Eggs or no eggs

Internationaler Chamäleontag

Chameleons lay eggs! But not all of them. There are two ways in which chameleons reproduce. The vast majority of chameleons actually lay eggs. The eggs are usually white to beige in colour, soft-shelled and small. Egg-laying species include the genera Brookesia, Calumma, Chamaeleo, Furcifer, Kinyongia, Nadzikambia, Palleon, Rhampholeon and Rieppeleon. The smallest eggs are laid by a small, brown ground chameleon from Madagascar, Brookesia nana. They are less than 10 mm in size! The largest eggs are laid by the Parson’s chameleon, Calumma parsonii parsonii, which also comes from Madagascar. Its eggs are several centimetres long at the end of the incredibly long incubation phase of one and a half years. Incidentally, most eggs are laid by the large Meller’s chameleons (Trioceros melleri) and Veiled chameleons (Chamaeleo calyptratus), although the latter are considerably smaller. With heavy feeding in captivity, Veiled chameleon females can produce over 50 eggs, which is an incredible number for such a small animal. The Meller’s chameleon has even been known to lay over 80 eggs.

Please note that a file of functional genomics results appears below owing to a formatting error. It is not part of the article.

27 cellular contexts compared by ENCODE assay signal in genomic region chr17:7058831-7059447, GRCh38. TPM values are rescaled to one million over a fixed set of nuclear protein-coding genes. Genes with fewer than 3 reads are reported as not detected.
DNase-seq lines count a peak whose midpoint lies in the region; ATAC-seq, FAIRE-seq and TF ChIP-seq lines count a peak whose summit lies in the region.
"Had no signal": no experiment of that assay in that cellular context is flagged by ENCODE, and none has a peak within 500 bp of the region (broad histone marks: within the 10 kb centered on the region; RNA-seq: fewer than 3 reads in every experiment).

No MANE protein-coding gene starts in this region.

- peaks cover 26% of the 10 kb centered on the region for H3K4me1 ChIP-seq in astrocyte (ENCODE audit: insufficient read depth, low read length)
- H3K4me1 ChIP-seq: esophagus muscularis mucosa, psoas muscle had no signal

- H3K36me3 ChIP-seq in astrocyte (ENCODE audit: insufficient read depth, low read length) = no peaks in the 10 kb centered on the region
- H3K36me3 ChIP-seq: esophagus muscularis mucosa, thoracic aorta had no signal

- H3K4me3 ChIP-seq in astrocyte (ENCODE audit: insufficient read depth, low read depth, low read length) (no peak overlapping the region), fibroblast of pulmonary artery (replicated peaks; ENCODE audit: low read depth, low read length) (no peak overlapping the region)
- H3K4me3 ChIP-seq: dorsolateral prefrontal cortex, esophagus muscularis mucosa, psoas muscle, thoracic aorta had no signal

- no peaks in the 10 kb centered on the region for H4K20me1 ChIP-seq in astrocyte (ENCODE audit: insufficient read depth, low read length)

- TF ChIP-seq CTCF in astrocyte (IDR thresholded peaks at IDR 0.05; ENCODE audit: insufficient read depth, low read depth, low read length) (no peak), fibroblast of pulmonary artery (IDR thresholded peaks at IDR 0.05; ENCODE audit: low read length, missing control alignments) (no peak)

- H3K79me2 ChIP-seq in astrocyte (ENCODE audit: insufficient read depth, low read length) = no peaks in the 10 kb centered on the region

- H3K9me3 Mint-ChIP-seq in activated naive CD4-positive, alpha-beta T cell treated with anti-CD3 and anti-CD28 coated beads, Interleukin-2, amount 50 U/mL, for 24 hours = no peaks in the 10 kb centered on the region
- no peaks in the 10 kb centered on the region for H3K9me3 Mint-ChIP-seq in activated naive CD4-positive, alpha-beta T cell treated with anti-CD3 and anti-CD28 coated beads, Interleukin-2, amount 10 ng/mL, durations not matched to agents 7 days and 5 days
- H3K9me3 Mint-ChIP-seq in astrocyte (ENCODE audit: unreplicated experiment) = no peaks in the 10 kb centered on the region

In contrast, the genera Archaius, Bradypodion and many species of the genus Trioceros are ovoviviparous. This means that these chameleons give birth to live young that are still surrounded by a thin egg membrane at birth. It is assumed that this is an adaptation to cooler temperatures. This is because the egg-bearing chameleons live high up on mountains, where it does not get as warm as further down in the country.

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Video: BBC Earth, Frozen Planet II